I managed to get off to a decent start and set up my board rather well. From what I can remember it took my opponent a while to set up their Klinklang and I was able to Knock Out a couple of Klinks with a Darkrai EX.

By the time my opponent had set up their Klinklang PLS I had enough Energies out to get an attack or two off with Hydreigon DRX, I was able to Pokémon Catcher out their benched Klinklang PLS and Knock it Out.

From then on a couple of crucial Max Potions on Darkrai EX allowed me to knockout a Cobalion NVI and Registeel-EX for the win I believe. It was a hard fought and important win.

Game 2

My opponent got set up a little better in this one I believe, and was able to get a Klinklang PLS and Cobalion NVI out attacking quicker than before. By the time I was completely set up I was a little behind in the match but it was still far from over.

I was able to get some Energies on the board and got off a couple of attacks with Hydreigon DRX Knocking Out a Cobalion NVI and Klinklang PLS. It was a tough match, but a couple of Max Potions stopped him from taking another knockout, and eventually he ran out of Energies to attack with and I won the match.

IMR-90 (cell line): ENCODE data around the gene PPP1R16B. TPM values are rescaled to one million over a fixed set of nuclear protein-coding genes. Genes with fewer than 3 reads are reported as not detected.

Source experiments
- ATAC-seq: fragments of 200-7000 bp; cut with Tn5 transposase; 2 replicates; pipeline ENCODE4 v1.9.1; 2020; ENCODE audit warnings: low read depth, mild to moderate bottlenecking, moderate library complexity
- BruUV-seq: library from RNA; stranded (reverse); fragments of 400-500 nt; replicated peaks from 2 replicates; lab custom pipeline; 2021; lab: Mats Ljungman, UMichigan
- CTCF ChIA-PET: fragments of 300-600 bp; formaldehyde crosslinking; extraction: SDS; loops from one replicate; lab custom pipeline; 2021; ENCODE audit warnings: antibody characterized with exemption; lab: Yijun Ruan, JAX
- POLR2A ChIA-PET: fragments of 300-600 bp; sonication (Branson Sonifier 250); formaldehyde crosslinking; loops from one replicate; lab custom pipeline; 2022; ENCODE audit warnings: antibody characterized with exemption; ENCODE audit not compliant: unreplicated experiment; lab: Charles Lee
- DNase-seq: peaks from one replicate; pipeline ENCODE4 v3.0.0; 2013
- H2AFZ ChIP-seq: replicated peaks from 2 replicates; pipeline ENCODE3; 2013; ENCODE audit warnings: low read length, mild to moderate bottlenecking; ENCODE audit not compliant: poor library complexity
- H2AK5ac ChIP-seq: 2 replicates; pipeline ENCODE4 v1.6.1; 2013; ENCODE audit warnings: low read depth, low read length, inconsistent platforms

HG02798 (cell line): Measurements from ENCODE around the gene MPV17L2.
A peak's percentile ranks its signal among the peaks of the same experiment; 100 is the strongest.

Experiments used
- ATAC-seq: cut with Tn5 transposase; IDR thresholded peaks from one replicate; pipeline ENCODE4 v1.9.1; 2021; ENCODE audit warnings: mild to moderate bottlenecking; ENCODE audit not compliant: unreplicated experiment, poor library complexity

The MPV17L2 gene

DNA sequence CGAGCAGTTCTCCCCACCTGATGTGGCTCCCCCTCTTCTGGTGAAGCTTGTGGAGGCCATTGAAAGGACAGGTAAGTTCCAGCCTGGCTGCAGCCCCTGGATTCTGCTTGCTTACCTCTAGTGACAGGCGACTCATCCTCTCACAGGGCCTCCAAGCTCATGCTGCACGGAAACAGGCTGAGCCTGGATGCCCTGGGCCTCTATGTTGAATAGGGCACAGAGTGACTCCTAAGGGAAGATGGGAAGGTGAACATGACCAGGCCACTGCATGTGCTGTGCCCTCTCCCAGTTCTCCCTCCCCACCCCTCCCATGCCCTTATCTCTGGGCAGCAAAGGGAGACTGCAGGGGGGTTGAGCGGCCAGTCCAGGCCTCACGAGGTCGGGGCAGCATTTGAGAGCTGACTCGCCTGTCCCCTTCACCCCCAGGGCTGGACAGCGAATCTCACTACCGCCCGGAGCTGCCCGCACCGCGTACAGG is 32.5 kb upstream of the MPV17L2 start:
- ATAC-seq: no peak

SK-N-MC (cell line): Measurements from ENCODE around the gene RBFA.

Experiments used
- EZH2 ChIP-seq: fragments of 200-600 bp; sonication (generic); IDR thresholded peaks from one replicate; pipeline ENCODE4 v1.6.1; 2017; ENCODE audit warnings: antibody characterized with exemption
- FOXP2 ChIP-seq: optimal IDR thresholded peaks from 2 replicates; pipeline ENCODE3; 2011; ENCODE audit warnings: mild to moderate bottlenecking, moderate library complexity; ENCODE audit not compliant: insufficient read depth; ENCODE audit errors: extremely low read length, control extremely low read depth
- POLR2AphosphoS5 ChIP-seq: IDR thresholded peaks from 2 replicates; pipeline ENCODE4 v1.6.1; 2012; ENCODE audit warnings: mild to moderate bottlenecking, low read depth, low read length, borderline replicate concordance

Game 4 vs. sibon Garbodor DRX/Mewtwo EX/Landorus-EX/Terrakion NVI

I knew this would be a tough match for me because this was a horrible matchup for my deck, but this particular game wouldn’t matter because even if I lost I was guaranteed a place in the top cut versus Sam.

Game 1

800px-RB25 garbodor mangaBulbapedia
A menace to society (and my deck).

Sam had terrible draws. I set up well and started attacking soon into the match with a Hydreigon DRX in play too. He failed to draw Energies for the first couple of turns and by then I had quite the lead.

Nothing really went his way the whole game, and even though he did eventually start attacking, it was too late by then to mount a comeback. And his Garbodor didn’t stick on the field for long at all.

Game 2

Sam had a better start this game, and although I set up quite well too, he managed to start attacking faster than before and was able to set up a couple of Garbodors too. He ended up taking the game without too much effort as there was little I could do once he was set up.

Game 3

This game was quite similar to the last one, except this time it was even better for him, as he set up two Garbodors with Tools and a number of attackers. He steamrolled my deck before I was able to get properly set up, and by the time I did it was too late for me to win.


The Top Cut

Deck Check

At this point in the tournament we had a deck check before the top cut match. I had never had a deck check before so I was a little nervous as my sleeves were not in excellent condition, due to some rather aggressive shuffling from an earlier opponent who was in a bad mood.